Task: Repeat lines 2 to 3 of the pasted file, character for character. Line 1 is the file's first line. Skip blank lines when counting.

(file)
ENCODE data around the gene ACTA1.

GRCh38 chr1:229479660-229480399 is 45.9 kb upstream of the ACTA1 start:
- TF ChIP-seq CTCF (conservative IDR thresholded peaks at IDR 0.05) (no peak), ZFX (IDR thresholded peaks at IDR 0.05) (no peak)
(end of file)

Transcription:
GRCh38 chr1:229479660-229480399 is 45.9 kb upstream of the ACTA1 start:
- TF ChIP-seq CTCF (conservative IDR thresholded peaks at IDR 0.05) (no peak), ZFX (IDR thresholded peaks at IDR 0.05) (no peak)